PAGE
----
What is the English translation for Greek ενέλιξη?

Well, I had no idea what the answer was.

But I did know that evolution in Greek is εξέλιξη, as an element-for-element calque: both mean “out-twisting”.

And ενέλιξη means “in-twisting”, which should correspond to Latin(-derived) involution.

And I looked up the definition of ενέλιξη, and it gave me a bunch of geometrical stuff: ενέλιξη (from the Papyros dictionary):

Στην προβολική γεωμετρία ε. ονομάζεται κάθε μη ταυτοτική προβολικότητα μεταξύ σχηματισμών α’ βαθμίδας και με τον ίδιο φορέα, που συμπίπτει με την αντίστροφή της. Αν μία προβολικότητα έχει ένα ενελικτικό ζεύγος, τότε είναι μία ε.

In projective geometry, an i. is every non-identity projection between first-grade formations with the same bearer, which coincides with its inverse. If a projectivity has an involutionary pair, it is an i.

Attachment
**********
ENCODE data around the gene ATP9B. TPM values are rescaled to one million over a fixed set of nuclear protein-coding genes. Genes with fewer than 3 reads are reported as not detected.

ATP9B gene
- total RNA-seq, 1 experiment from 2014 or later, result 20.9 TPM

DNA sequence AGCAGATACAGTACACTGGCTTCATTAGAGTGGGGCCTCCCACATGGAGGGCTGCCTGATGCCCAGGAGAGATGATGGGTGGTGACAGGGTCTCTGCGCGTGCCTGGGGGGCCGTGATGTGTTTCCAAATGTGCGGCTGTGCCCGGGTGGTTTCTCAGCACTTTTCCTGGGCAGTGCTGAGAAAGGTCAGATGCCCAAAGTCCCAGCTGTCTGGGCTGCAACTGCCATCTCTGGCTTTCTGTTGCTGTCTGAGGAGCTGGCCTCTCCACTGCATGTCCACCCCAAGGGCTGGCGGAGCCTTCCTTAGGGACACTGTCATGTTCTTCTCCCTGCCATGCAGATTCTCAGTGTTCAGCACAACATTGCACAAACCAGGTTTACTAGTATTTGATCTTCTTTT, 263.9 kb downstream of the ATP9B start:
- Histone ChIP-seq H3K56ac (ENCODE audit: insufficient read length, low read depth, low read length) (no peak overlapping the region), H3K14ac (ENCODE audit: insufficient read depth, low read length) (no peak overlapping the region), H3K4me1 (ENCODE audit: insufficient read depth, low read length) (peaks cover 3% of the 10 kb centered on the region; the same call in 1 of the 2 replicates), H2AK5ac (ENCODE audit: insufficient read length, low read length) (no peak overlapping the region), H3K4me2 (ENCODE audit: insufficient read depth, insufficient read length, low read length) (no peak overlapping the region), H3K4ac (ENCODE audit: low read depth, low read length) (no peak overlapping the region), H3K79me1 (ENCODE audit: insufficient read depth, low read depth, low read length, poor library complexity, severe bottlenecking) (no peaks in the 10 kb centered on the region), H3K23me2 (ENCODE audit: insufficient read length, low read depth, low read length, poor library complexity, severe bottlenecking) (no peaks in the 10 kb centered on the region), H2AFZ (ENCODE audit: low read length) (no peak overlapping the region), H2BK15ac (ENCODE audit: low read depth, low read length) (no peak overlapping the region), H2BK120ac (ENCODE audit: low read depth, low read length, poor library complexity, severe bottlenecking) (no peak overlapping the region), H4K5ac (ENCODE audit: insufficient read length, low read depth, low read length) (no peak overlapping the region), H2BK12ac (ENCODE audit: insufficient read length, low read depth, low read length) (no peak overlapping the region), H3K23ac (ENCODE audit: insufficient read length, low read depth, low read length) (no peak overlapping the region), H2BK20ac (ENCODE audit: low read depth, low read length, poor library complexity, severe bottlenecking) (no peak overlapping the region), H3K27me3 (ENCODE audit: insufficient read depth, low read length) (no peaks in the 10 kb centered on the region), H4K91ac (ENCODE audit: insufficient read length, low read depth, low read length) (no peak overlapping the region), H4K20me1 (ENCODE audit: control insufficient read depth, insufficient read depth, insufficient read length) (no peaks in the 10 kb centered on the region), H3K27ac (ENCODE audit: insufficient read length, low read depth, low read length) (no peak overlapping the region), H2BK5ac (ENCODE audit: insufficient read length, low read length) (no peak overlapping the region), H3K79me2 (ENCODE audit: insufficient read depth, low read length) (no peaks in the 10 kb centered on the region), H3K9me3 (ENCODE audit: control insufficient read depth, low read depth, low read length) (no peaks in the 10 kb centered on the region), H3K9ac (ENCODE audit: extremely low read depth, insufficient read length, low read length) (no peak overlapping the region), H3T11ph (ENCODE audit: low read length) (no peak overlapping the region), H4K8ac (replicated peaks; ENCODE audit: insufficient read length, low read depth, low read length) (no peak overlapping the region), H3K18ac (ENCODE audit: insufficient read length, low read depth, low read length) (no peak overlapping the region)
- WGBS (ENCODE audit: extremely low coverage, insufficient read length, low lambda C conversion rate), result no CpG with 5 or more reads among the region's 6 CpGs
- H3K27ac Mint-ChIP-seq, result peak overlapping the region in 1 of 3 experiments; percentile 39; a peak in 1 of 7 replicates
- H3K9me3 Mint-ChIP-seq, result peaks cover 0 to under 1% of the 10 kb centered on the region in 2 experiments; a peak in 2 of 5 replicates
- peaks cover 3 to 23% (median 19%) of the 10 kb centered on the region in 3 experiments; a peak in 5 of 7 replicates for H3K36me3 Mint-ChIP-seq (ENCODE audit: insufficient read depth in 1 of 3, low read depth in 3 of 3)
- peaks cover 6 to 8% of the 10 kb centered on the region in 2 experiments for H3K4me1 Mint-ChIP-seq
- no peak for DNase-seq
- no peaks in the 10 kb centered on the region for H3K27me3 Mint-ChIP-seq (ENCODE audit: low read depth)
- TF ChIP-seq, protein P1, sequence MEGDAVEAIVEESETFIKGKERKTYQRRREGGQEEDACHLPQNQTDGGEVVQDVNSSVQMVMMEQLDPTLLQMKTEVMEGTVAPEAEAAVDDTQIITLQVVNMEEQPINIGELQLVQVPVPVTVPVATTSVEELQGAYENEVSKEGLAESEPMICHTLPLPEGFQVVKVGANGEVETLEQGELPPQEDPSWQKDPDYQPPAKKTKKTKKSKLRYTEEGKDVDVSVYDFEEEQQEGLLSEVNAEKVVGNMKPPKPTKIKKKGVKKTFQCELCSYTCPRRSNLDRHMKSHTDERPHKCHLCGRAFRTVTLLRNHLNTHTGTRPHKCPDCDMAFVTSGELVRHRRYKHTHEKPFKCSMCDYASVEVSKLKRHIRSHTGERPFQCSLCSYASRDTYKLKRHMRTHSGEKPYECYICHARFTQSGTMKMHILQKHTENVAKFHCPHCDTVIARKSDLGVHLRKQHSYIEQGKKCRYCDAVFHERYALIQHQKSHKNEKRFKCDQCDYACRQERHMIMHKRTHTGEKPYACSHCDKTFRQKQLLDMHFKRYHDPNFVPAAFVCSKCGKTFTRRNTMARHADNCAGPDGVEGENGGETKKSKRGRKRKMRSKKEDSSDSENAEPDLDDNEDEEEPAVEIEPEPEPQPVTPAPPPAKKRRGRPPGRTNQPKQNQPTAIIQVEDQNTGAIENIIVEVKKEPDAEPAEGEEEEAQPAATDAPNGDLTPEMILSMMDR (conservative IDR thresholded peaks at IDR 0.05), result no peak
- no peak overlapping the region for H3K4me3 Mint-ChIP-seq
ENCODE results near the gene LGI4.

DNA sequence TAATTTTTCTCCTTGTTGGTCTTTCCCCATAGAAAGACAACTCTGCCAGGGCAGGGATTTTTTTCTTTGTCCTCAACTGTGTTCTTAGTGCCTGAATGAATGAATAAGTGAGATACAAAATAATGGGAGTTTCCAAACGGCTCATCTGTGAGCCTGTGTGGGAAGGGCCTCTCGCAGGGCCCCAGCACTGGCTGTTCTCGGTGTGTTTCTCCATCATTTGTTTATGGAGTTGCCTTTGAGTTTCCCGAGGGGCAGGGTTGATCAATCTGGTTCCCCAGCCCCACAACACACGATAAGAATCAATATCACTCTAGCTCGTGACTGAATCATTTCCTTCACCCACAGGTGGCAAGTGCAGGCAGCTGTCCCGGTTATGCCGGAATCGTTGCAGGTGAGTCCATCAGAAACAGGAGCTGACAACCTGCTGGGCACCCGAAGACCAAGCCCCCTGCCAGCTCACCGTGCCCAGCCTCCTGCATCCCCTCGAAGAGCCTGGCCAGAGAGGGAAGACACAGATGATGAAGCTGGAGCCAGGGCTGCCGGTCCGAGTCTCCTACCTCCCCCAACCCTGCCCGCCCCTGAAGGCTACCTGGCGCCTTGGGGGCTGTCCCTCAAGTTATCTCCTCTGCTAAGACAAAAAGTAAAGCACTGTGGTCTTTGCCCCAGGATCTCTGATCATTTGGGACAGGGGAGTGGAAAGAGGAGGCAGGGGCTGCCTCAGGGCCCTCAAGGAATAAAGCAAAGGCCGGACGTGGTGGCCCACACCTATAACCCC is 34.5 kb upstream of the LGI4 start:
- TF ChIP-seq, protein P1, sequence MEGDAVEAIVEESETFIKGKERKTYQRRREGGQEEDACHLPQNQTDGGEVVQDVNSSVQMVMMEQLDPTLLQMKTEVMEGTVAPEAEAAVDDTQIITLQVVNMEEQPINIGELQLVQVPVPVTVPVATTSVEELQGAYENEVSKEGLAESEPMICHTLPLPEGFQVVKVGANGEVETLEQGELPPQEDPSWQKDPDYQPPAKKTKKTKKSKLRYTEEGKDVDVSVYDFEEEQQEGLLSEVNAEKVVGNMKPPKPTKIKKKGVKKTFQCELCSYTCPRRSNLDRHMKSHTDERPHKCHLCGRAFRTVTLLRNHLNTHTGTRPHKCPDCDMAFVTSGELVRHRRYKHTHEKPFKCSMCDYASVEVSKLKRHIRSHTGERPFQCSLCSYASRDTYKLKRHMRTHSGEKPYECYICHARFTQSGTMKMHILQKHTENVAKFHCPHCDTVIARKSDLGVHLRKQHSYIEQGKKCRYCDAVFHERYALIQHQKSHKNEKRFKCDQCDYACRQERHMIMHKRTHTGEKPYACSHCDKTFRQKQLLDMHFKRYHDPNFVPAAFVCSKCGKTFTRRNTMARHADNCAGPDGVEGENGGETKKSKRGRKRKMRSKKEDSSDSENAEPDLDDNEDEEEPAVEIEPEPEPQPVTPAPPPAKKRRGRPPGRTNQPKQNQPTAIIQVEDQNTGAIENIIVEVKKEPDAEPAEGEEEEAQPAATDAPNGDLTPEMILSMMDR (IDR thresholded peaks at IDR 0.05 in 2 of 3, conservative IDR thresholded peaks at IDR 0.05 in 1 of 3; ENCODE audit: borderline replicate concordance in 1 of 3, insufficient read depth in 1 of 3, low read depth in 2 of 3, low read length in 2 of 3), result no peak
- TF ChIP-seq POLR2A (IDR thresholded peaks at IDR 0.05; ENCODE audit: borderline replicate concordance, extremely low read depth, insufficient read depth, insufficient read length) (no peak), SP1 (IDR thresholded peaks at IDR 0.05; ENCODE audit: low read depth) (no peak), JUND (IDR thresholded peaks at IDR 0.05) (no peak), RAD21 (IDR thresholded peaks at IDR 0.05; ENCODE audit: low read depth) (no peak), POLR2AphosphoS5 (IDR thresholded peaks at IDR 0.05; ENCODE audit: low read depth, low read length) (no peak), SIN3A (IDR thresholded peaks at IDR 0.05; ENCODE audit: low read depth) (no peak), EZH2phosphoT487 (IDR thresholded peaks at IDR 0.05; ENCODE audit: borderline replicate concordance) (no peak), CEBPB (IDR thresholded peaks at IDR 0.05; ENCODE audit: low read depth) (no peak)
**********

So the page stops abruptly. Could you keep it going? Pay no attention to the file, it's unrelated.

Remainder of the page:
(Approximate translation, since I don’t know any Greek geometric terminology.)

I then looked up the definition of involution, and it gave me a bunch of geometrical stuff: Involution (mathematics) – Wikipedia

In mathematics, an (anti-)involution, or an involutory function, is a function f that is its own inverse, f(f(x)) = x for all x in the domain of f.

2.3 Projective geometry

An involution is a projectivity of period 2, that is, a projectivity that interchanges pairs of points. Coxeter relates three theorems on involutions:

  • Any projectivity that interchanges two points is an involution.

I don’t understand geometric terminology in English either, but I hereby decree that they are same difference.

What is rakia (the homemade alcohol)?

Rakia – Wikipedia: